other civic leaders, the students of the ODI will concentrate
on efforts to turn vacant space above downtown stores into
offices or apartments. "As far as maintaining a viable downtown
goes, the more the merrier: more stores, more offices, more
residents, more foot traffic," contends Reagan.
to a 1998 report on the fate of Oberlin's downtown, the
town's prospects can be bright. Few communities have cultural,
historic, and architectural assets that compare favorably
with Oberlin's. Most importantly, notes the report, Oberlin
is a community that genuinely cares about its future.
The challenge lies in rallying various viewpoints to a
got all the parties at the table, but that's not enough.
We need data, expertise, a broadened view," says Gardner,
"and, of course, financial resources. A college such as
Oberlin can access these things, but they are useless
unless we have built a real partnership."
is offering full-tuition scholarships beginning next
fall for qualified graduates of Oberlin High School.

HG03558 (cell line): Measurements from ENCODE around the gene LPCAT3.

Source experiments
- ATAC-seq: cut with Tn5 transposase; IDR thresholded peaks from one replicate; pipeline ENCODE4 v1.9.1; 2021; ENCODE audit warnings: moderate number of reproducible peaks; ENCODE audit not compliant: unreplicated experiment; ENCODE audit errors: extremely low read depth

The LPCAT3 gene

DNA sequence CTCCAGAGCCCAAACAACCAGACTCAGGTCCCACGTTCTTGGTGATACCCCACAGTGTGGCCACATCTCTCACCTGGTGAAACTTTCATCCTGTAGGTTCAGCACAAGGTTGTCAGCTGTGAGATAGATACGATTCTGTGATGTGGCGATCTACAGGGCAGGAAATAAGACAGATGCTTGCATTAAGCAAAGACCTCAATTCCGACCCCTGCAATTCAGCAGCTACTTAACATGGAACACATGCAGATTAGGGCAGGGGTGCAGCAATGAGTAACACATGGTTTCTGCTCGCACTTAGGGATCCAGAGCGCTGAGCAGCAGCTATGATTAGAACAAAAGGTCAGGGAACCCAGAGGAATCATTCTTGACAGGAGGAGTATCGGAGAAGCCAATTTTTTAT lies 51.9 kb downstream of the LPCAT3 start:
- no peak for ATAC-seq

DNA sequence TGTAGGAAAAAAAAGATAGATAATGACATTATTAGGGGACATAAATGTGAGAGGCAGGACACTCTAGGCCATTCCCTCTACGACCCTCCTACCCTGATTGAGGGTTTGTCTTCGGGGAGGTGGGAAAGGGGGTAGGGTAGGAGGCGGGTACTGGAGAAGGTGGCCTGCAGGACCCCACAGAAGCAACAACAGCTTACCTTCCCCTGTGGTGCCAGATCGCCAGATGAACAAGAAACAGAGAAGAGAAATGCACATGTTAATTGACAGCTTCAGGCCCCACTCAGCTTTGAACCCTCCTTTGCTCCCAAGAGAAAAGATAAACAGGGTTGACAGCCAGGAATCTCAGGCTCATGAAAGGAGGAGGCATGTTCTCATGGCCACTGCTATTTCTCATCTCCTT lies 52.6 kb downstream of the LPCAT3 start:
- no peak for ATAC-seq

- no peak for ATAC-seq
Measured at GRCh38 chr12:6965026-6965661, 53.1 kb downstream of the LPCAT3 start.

"As part of our commitment to the community, Oberlin
College is contributing its greatest resource--a first-class
education--as an encouragement to all Oberlin students
to pursue excellence and seek a college degree," says
President Nancy Dye.
is the first of several steps that we hope and plan
to take as part of the Schools-College Partnership,"
adds school superintendent James Gray. The scholarship
targets graduates of Oberlin High School who reside
in the school district and meet college admissions requirements.
The Oberlin Scholarship is available to any graduating
senior who has been enrolled continuously at OHS for
four or more years, completes an on-campus interview
with the admissions staff, and meets Oberlin College's
standards for admission. Admission to the Conservatory
of Music will be based on normal evaluation processes,
which include an audition.
College is always willing to talk to prospective students
about their situations and encourages the enrollment
of non-traditional students," says Dye. "If we can help
just one student, that's a success." *